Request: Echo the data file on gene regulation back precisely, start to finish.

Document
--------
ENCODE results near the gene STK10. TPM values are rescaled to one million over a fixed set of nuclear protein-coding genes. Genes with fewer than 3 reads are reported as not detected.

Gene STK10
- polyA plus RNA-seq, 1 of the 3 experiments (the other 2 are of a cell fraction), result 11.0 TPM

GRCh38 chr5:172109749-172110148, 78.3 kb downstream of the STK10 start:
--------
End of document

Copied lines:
ENCODE results near the gene STK10. TPM values are rescaled to one million over a fixed set of nuclear protein-coding genes. Genes with fewer than 3 reads are reported as not detected.

Gene STK10
- polyA plus RNA-seq, 1 of the 3 experiments (the other 2 are of a cell fraction), result 11.0 TPM

GRCh38 chr5:172109749-172110148, 78.3 kb downstream of the STK10 start: